of simplified flow, modular behaviours and shared knowledge through the blackboard reduces
the capacity for error and it also resolves so many of the major issues a designer would
have in building behaviours. By comparison, finite state machines are typically very code
intensive – given the conditions of their execution are typically tied to the code of
the behaviour – and even in more recent implementations such as DOOM 2016, those states machines were
built by programmers on request from designers. Meanwhile many modern behaviour tree systems
better support workflows where designers can quickly build new behaviours using modules
already built by the programmers and only then pester them for specific bits of behaviour
that might be missing. The third valuable aspect is reusability:
we typically build individual behaviours in these trees such that they can be used in
different contexts and the logic of the tree will allow us to reuse the same node whenever
we need it. Conversely with finite state machines, many of the states are typically tied to that
specific context. So it gets a little uglier the more you try to maintain it. Lastly there’s the big issue that impacts
every AI system in a game regardless of scale: the CPU power and memory required to execute.
The optimisations of tick processing and event-driven overrides have enabled behaviour trees to
become more optimised over time, whereas a finite state machine still needs to update
every typically every frame it’s still in the correct state and conduct state transitions
accordingly. Lastly the use of blackboards help keep memory to a minimum, given it allows
for data to be shared across nodes as well as different AI all executing the same behaviour
tree. As mentioned in my case study on Spec Ops: The Line, the use of the event-driven
overrides was critical to resolve performance issues the game had when porting it over to
consoles. Now while this episode is dedicated to explaining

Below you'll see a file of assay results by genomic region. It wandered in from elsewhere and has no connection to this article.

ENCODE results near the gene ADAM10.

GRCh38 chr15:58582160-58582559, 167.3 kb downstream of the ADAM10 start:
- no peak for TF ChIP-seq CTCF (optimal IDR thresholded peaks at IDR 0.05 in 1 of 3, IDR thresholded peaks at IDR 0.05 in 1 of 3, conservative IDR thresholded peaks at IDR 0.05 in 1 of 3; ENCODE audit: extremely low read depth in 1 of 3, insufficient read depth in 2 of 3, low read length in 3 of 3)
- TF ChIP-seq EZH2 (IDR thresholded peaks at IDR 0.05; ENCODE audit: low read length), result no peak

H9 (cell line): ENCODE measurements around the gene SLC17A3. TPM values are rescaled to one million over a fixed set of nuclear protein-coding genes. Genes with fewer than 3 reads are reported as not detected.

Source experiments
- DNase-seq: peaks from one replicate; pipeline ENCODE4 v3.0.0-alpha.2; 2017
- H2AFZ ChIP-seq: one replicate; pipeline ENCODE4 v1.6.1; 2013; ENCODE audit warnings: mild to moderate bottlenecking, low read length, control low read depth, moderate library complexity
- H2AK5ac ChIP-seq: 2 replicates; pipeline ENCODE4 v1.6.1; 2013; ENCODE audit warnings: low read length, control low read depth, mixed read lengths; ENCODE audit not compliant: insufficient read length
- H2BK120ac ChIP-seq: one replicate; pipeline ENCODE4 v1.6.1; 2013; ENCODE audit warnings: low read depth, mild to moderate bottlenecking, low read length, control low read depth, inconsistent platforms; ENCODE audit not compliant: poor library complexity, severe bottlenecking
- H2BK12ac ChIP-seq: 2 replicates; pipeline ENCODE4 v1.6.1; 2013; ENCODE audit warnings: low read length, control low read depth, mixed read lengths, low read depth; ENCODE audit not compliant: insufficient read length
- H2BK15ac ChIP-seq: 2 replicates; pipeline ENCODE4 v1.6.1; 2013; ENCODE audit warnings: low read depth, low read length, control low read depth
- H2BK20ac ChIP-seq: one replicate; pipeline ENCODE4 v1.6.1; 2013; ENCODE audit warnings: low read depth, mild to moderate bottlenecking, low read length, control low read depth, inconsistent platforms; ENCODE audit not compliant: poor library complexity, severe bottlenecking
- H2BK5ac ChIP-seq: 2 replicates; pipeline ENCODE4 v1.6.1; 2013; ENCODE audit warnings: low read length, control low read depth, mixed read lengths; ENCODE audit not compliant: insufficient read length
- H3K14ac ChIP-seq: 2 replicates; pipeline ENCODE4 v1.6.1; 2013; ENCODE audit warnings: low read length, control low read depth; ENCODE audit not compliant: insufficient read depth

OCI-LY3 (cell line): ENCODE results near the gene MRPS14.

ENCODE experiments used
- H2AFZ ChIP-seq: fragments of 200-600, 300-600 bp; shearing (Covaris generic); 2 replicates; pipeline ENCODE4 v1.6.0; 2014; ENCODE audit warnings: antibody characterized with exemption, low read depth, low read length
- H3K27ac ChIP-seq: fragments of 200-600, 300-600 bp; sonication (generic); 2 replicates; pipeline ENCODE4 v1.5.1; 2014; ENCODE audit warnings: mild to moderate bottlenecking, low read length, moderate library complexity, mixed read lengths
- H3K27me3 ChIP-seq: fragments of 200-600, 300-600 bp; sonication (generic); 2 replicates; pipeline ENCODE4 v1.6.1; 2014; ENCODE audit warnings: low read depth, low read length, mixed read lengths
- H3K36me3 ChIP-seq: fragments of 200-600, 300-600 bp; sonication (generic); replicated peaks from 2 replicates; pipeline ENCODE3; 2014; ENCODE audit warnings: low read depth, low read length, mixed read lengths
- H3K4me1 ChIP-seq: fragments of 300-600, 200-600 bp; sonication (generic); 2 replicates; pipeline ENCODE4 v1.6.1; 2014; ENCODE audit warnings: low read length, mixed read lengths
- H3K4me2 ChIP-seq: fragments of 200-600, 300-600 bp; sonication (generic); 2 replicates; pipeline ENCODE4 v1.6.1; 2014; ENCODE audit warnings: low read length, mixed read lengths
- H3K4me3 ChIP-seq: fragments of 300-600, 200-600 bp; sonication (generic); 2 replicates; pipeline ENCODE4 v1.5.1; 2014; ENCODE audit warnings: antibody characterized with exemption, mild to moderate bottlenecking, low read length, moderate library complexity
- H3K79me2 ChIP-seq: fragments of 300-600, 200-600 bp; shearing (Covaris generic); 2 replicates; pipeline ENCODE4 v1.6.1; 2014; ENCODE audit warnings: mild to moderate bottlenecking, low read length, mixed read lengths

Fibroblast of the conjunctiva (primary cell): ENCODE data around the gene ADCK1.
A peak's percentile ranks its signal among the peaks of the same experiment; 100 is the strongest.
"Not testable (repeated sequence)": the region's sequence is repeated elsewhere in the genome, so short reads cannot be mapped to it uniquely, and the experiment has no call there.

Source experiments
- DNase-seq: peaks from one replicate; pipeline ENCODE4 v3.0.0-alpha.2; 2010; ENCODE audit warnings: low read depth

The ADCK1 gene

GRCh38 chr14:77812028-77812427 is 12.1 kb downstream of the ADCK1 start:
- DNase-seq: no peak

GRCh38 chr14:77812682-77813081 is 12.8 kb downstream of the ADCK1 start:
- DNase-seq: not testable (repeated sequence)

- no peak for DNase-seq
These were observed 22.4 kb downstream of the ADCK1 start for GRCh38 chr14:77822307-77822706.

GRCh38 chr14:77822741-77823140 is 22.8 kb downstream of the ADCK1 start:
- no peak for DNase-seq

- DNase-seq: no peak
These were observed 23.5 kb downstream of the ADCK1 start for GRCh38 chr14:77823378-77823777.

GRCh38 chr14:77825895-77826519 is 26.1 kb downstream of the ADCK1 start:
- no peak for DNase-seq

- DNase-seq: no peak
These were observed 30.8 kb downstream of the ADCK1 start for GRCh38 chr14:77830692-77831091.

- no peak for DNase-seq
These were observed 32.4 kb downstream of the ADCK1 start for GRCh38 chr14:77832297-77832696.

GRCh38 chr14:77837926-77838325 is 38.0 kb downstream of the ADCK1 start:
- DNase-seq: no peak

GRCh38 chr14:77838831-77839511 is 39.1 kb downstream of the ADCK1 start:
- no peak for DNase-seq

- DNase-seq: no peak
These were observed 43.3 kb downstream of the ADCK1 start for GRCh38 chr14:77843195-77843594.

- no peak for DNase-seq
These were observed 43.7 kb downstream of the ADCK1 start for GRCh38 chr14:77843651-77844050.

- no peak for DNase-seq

how effective behaviour trees are, this isn’t to say that they’re the one and only option
for crafting behaviours in your games. If you’re behaviour logic is relatively small
scale and simple, finite state machines are more than sufficient for your needs. If you
need something dynamic and reactive, planning is also well suited in a number of circumstances,
but it often means the problem scale needs to be compact. Otherwise the overheads of
the planner could prove overwhelming, especially as the number of characters using the planner
for decision making increases. Alrighty, I hope this helps you better understand
the theory of how behaviour trees work. As I say they’re incredibly popular in the games
industry and you can expect them to continue to crop up in future case study videos when
I’m exploring the AI of AAA games. Behaviour trees were the most voted for topic by my
supporters over on Patreon. If you have a topic you’d like to see me explore next, let
me know in the comments, but don’t forget it’s patrons who will ultimately decide the
next video. To make your voice heard, join the AI and Games patreon using the links on
screen and in the description. Thanks for watching and I’ll see y’all again soon.

, , , , , , , , , , , , , , , , ,

Post navigation

39 thoughts on “Behaviour Trees: The Cornerstone of Modern Game AI | AI 101

  1. AI 101 is back for 2019 with a new episode dedicated to Behaviour Trees: one of the most commonly adopted AI technologies in modern video game development. Long-term viewers of the show will have noticed how frequently Behaviour Trees have appeared – with them cropping up in Spec Ops: The Line, Far Cry, Halo and The Division last year alone. So let's take a moment to explain how they work and why developers and designers like to use them.